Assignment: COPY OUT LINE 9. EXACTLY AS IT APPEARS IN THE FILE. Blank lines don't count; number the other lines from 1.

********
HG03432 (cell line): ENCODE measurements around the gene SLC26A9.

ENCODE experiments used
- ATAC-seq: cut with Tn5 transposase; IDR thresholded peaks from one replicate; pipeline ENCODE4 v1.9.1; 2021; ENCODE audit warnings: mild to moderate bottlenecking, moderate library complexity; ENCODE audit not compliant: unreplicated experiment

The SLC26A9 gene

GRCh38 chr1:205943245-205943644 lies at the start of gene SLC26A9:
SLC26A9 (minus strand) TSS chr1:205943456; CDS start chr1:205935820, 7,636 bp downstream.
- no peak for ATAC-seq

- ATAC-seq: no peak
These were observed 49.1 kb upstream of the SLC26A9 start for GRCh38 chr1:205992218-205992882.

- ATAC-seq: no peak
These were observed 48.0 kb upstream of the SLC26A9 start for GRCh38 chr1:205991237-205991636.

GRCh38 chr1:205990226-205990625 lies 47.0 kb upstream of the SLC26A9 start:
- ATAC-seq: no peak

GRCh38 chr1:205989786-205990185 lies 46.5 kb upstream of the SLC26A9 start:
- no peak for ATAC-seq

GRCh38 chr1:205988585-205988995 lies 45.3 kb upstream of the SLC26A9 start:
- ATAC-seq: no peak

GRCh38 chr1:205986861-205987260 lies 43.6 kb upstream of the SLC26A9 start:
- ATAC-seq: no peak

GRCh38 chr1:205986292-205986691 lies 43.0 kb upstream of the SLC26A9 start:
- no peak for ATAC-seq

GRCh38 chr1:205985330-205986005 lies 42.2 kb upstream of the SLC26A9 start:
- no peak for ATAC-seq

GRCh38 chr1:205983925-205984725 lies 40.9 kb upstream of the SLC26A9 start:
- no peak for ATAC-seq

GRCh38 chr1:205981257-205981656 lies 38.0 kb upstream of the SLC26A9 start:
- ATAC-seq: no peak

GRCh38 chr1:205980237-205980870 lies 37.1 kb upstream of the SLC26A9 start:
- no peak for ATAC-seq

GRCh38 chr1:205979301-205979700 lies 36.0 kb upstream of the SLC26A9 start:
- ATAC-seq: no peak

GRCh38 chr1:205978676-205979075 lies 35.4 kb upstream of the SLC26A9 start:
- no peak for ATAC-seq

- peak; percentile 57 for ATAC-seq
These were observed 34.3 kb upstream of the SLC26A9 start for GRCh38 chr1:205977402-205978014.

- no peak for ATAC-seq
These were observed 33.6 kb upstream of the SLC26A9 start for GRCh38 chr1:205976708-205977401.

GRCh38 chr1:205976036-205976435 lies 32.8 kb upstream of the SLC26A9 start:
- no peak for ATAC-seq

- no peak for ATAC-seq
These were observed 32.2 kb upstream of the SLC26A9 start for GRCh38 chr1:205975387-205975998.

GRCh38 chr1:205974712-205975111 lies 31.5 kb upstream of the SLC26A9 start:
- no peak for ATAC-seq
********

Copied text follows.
These were observed 49.1 kb upstream of the SLC26A9 start for GRCh38 chr1:205992218-205992882.